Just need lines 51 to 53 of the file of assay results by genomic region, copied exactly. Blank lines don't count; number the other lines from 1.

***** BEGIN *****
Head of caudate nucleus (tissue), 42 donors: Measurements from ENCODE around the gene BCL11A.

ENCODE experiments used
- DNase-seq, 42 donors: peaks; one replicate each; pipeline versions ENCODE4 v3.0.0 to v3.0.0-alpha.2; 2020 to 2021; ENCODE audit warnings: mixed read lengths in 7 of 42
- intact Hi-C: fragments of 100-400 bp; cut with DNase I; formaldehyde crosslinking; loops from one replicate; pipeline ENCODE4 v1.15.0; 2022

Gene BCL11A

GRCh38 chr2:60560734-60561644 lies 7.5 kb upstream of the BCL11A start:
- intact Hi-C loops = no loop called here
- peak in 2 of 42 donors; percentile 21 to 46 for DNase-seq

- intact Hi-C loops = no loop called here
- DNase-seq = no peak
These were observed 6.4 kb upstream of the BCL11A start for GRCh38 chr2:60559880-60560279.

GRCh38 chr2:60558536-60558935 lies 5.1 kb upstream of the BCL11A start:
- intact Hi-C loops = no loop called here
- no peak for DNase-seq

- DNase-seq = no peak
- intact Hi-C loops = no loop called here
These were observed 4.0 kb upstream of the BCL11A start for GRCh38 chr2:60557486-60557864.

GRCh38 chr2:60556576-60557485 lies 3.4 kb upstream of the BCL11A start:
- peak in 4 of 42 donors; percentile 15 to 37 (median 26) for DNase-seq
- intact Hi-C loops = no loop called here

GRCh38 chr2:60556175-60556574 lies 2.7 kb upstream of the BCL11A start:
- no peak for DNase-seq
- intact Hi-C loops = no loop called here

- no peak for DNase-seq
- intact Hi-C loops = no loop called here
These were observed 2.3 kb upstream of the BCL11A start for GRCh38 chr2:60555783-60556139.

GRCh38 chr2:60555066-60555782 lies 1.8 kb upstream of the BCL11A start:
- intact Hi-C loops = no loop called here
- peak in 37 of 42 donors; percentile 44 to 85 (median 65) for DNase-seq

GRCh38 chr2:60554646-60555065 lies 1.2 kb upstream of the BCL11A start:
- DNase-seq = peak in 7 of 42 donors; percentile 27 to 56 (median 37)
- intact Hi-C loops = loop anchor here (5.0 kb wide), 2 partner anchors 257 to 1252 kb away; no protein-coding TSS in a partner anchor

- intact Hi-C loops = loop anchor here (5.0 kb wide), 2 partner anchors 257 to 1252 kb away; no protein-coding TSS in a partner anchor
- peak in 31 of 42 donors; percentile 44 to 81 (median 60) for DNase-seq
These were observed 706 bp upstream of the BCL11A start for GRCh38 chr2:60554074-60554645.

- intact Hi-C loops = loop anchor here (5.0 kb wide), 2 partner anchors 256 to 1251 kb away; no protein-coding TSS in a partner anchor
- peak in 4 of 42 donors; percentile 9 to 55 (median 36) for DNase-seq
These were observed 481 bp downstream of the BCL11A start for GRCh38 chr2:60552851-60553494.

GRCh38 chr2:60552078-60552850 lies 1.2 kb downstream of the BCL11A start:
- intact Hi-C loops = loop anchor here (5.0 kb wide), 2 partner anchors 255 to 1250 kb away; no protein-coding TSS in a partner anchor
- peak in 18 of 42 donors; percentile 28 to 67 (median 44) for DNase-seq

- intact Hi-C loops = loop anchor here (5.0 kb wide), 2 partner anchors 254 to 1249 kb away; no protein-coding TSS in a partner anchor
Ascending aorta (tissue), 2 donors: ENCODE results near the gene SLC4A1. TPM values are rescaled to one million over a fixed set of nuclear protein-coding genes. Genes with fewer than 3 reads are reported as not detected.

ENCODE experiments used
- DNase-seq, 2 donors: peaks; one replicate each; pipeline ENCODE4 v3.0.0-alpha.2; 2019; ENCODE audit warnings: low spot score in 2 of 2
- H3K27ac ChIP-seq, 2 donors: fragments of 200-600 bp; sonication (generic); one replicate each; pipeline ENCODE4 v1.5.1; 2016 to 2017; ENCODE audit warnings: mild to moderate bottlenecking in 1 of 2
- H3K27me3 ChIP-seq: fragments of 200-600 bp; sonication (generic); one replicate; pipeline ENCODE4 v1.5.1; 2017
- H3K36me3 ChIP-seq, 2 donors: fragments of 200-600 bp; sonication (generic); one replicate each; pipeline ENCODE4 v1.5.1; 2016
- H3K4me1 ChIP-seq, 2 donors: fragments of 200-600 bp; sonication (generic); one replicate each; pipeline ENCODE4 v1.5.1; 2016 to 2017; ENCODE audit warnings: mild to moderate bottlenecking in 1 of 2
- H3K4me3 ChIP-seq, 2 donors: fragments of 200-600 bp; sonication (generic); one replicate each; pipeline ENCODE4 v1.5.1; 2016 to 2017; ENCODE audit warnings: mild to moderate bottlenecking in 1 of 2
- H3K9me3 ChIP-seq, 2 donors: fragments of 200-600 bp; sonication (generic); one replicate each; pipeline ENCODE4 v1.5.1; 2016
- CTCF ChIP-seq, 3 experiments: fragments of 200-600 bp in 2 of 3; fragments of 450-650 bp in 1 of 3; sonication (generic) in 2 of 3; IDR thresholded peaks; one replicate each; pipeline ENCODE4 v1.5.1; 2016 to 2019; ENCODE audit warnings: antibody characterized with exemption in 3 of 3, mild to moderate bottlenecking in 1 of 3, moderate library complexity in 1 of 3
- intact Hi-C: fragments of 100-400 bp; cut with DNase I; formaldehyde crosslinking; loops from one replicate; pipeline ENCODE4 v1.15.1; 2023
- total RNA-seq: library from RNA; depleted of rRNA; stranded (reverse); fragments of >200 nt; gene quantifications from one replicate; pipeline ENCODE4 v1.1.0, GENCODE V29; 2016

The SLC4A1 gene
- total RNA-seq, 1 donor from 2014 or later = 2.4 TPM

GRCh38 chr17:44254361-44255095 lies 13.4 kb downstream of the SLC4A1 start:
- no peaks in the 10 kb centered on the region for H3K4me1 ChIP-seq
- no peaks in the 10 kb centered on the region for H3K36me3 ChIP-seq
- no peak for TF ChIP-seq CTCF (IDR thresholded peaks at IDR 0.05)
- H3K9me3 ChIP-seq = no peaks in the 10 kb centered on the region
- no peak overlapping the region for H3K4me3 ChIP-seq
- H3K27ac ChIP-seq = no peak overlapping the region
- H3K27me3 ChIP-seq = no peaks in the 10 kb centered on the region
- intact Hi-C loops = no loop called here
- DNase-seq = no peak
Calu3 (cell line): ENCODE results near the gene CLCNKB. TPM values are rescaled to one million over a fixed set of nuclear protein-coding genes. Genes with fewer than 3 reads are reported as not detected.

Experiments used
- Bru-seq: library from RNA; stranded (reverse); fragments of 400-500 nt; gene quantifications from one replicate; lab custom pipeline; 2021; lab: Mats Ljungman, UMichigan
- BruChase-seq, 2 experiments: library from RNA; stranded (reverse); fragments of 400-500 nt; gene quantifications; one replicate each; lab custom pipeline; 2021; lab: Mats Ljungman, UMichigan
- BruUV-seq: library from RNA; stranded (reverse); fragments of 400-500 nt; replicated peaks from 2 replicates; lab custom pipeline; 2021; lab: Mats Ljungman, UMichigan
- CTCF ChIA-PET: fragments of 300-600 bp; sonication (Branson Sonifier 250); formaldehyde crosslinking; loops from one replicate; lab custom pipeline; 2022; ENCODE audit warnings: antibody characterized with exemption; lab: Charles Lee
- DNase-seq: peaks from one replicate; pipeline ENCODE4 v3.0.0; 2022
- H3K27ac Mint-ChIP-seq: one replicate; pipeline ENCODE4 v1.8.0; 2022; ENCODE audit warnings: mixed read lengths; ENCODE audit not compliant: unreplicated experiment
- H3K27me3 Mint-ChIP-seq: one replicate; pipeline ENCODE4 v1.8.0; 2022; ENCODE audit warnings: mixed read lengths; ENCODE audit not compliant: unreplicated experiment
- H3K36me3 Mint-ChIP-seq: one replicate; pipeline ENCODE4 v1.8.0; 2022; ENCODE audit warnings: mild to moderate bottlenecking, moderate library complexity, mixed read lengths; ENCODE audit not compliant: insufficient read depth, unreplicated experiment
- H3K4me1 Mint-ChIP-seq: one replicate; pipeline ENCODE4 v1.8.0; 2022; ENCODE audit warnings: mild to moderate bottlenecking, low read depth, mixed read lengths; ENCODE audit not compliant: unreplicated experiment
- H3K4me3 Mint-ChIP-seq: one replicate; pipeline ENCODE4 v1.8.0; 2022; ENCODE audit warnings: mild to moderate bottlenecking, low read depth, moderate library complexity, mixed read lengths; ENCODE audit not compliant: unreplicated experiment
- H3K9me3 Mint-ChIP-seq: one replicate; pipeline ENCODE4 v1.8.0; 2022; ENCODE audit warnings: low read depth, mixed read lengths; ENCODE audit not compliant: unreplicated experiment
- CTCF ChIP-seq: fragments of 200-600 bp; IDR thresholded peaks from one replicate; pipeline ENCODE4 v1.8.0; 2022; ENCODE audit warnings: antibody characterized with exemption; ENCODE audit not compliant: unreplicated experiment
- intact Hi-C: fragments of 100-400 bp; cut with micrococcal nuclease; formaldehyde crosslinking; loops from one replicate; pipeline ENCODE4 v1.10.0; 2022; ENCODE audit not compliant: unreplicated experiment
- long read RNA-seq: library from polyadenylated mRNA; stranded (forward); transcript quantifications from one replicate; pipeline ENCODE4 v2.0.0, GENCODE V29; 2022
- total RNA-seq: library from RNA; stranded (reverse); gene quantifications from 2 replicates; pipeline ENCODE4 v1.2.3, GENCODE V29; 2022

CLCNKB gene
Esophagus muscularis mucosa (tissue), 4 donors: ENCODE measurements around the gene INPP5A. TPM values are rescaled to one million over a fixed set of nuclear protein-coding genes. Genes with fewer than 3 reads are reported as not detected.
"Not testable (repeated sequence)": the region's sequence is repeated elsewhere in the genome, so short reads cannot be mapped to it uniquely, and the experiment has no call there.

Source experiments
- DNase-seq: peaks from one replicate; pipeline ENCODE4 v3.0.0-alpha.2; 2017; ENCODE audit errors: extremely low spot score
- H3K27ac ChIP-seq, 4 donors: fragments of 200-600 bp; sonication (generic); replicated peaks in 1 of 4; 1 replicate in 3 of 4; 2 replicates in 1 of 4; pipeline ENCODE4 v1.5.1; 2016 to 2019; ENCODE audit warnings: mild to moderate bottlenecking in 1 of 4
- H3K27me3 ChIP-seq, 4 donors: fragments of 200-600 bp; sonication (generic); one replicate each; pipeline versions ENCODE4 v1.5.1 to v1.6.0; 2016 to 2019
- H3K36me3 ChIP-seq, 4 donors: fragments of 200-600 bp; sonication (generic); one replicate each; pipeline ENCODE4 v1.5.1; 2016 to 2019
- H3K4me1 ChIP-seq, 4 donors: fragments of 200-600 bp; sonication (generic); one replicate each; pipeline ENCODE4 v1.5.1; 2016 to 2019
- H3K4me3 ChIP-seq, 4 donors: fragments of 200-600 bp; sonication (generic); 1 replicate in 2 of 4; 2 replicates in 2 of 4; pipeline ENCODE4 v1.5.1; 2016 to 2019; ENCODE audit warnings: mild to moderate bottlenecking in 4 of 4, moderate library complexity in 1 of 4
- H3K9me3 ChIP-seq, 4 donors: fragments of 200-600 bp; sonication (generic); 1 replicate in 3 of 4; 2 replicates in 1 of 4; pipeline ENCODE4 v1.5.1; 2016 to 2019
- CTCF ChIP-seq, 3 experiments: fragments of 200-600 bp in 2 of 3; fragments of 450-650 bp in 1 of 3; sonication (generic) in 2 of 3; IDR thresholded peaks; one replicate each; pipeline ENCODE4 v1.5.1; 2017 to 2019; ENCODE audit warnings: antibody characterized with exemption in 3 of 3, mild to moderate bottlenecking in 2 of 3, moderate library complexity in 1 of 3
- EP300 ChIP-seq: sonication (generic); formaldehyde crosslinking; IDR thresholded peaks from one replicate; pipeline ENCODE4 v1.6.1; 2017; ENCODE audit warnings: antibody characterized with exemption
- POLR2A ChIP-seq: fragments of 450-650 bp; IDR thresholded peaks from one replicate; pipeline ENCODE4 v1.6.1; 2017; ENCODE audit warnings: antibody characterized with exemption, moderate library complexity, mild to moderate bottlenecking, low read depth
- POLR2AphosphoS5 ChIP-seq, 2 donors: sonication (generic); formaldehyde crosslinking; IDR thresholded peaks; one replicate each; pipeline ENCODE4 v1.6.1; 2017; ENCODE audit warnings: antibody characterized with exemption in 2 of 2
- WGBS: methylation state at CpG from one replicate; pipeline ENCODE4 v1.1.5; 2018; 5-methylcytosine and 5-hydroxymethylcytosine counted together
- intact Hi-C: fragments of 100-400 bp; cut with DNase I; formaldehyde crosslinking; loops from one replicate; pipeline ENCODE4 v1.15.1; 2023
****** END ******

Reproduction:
- H3K9me3 ChIP-seq, 2 donors: fragments of 200-600 bp; sonication (generic); one replicate each; pipeline ENCODE4 v1.5.1; 2016
- CTCF ChIP-seq, 3 experiments: fragments of 200-600 bp in 2 of 3; fragments of 450-650 bp in 1 of 3; sonication (generic) in 2 of 3; IDR thresholded peaks; one replicate each; pipeline ENCODE4 v1.5.1; 2016 to 2019; ENCODE audit warnings: antibody characterized with exemption in 3 of 3, mild to moderate bottlenecking in 1 of 3, moderate library complexity in 1 of 3
- intact Hi-C: fragments of 100-400 bp; cut with DNase I; formaldehyde crosslinking; loops from one replicate; pipeline ENCODE4 v1.15.1; 2023